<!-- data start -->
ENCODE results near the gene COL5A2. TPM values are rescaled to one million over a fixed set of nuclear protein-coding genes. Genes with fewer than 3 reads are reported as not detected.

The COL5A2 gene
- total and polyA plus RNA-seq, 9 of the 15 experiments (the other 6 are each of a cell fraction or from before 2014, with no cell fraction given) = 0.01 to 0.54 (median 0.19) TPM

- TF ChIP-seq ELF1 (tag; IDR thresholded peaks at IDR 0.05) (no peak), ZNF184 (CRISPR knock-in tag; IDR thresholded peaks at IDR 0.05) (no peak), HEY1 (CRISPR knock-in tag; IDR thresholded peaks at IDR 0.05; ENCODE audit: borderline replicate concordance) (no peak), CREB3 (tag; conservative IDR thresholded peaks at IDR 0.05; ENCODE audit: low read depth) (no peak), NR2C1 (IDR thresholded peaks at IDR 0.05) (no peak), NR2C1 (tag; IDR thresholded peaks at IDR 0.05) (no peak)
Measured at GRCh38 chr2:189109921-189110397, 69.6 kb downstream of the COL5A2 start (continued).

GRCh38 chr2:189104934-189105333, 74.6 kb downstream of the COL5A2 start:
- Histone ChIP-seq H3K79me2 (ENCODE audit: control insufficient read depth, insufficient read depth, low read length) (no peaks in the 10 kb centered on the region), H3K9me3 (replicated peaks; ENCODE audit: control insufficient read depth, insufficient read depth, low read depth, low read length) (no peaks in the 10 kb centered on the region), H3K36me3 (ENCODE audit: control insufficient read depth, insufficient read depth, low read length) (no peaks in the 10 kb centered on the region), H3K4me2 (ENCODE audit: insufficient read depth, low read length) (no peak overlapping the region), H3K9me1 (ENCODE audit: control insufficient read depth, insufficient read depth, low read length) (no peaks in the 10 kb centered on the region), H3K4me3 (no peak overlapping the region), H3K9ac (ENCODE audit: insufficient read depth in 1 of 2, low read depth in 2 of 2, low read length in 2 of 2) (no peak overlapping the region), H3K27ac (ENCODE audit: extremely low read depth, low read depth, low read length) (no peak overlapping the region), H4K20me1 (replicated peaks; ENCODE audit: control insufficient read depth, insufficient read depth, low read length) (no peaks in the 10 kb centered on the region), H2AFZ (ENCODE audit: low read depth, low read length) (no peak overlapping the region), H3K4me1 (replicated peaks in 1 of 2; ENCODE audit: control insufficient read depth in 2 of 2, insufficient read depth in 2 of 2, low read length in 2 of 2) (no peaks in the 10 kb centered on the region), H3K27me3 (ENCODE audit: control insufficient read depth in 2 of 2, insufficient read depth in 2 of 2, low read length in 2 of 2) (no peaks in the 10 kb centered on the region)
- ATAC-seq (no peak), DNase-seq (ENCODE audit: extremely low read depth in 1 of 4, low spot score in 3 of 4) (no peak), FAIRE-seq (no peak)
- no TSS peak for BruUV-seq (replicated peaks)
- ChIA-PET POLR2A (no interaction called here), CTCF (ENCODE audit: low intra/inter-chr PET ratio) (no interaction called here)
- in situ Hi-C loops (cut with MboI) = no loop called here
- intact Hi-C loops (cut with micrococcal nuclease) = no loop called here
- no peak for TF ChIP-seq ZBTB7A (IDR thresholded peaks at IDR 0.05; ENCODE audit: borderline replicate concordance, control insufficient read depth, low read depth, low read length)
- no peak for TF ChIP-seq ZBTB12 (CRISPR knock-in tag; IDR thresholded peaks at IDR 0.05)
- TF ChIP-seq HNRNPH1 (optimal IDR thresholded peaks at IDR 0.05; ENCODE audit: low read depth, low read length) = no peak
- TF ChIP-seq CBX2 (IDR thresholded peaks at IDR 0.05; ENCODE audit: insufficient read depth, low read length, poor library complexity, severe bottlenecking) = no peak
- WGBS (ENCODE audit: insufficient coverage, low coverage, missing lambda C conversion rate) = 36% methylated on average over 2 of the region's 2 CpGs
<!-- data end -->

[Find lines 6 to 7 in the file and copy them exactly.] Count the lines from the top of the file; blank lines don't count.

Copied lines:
GRCh38 chr2:189104934-189105333, 74.6 kb downstream of the COL5A2 start:
- Histone ChIP-seq H3K79me2 (ENCODE audit: control insufficient read depth, insufficient read depth, low read length) (no peaks in the 10 kb centered on the region), H3K9me3 (replicated peaks; ENCODE audit: control insufficient read depth, insufficient read depth, low read depth, low read length) (no peaks in the 10 kb centered on the region), H3K36me3 (ENCODE audit: control insufficient read depth, insufficient read depth, low read length) (no peaks in the 10 kb centered on the region), H3K4me2 (ENCODE audit: insufficient read depth, low read length) (no peak overlapping the region), H3K9me1 (ENCODE audit: control insufficient read depth, insufficient read depth, low read length) (no peaks in the 10 kb centered on the region), H3K4me3 (no peak overlapping the region), H3K9ac (ENCODE audit: insufficient read depth in 1 of 2, low read depth in 2 of 2, low read length in 2 of 2) (no peak overlapping the region), H3K27ac (ENCODE audit: extremely low read depth, low read depth, low read length) (no peak overlapping the region), H4K20me1 (replicated peaks; ENCODE audit: control insufficient read depth, insufficient read depth, low read length) (no peaks in the 10 kb centered on the region), H2AFZ (ENCODE audit: low read depth, low read length) (no peak overlapping the region), H3K4me1 (replicated peaks in 1 of 2; ENCODE audit: control insufficient read depth in 2 of 2, insufficient read depth in 2 of 2, low read length in 2 of 2) (no peaks in the 10 kb centered on the region), H3K27me3 (ENCODE audit: control insufficient read depth in 2 of 2, insufficient read depth in 2 of 2, low read length in 2 of 2) (no peaks in the 10 kb centered on the region)